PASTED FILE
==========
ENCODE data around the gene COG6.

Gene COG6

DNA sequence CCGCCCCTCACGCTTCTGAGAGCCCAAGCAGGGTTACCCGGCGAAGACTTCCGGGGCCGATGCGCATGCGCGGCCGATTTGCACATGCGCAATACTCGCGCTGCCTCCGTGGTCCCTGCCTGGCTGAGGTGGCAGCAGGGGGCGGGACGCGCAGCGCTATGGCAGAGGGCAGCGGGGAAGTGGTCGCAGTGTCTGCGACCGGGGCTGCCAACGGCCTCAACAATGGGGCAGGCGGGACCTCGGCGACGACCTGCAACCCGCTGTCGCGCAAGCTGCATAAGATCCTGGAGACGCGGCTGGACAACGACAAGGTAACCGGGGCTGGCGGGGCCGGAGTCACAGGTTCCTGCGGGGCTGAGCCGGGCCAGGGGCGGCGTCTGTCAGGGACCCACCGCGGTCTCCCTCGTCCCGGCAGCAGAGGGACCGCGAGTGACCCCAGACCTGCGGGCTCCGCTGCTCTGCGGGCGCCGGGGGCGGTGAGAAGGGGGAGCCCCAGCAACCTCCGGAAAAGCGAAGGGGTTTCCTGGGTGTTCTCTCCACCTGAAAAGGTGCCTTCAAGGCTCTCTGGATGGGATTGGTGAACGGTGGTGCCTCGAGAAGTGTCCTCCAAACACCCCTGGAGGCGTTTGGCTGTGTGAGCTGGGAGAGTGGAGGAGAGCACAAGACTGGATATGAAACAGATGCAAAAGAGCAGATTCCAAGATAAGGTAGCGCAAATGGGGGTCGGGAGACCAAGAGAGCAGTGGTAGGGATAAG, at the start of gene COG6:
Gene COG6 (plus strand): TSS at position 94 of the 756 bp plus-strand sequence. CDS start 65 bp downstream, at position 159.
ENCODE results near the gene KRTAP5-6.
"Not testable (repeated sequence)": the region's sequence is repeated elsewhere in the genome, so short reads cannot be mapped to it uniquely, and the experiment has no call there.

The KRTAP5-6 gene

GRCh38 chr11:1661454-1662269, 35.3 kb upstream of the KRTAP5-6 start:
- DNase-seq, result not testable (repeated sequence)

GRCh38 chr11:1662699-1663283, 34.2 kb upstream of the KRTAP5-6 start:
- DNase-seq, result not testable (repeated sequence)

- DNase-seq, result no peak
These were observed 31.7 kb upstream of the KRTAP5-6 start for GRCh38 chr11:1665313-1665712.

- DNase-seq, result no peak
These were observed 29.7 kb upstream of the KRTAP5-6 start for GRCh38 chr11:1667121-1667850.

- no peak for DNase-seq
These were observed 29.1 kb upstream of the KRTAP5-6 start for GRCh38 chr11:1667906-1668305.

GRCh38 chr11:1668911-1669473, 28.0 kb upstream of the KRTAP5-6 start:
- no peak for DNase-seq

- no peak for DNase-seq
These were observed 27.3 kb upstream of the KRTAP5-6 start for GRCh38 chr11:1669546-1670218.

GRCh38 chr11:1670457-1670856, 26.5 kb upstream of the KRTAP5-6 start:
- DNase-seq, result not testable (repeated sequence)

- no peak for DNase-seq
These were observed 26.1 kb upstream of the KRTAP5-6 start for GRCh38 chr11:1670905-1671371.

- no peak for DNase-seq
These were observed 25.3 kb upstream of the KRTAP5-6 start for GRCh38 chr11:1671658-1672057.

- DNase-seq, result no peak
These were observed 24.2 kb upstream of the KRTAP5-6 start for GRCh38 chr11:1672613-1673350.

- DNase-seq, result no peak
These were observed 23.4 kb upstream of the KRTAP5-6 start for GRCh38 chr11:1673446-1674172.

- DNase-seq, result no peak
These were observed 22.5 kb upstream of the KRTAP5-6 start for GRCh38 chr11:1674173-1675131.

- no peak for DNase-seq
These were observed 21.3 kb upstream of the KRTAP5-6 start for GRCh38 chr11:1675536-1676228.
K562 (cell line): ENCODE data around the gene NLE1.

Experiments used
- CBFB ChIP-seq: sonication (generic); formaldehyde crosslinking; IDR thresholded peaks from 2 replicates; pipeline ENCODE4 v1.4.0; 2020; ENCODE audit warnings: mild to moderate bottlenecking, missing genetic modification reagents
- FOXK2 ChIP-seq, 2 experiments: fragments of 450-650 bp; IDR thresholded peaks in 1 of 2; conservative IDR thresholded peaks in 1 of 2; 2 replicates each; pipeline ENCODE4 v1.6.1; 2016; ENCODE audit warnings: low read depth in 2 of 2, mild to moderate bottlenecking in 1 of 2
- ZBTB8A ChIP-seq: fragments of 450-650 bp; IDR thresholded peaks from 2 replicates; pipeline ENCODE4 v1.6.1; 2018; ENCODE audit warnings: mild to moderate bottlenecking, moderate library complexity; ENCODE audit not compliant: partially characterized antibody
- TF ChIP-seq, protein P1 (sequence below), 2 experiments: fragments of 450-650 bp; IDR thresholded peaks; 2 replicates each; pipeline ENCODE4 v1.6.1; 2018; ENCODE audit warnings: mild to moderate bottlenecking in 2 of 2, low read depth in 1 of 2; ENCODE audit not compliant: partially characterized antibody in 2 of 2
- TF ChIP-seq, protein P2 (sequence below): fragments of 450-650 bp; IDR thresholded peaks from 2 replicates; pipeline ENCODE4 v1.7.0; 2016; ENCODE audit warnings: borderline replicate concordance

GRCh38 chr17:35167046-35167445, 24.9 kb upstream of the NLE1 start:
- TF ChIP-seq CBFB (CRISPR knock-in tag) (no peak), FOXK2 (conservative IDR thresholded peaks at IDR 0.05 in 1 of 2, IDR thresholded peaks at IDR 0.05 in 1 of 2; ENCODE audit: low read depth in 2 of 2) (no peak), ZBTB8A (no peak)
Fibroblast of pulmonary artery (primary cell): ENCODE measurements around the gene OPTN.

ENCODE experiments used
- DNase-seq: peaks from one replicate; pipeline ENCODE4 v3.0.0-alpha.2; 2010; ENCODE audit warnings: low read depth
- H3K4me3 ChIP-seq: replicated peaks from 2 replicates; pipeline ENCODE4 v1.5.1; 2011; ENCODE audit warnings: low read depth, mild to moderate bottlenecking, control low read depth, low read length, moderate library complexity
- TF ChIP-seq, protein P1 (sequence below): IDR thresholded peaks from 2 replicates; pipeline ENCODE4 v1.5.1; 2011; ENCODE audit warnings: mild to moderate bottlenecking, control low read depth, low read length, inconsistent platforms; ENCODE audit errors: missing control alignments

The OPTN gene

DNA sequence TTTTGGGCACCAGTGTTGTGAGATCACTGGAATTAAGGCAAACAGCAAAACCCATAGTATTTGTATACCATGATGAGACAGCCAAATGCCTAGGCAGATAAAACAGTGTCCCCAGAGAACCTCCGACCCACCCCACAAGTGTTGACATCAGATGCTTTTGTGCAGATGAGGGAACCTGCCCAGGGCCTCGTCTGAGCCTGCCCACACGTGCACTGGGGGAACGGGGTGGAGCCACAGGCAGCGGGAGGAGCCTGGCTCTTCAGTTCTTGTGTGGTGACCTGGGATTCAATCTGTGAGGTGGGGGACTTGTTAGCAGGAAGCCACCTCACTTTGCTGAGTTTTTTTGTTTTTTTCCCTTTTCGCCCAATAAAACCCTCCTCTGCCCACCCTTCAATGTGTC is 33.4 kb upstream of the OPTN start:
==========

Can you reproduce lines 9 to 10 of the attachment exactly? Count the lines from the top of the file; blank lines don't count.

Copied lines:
- DNase-seq, result not testable (repeated sequence)

GRCh38 chr11:1662699-1663283, 34.2 kb upstream of the KRTAP5-6 start: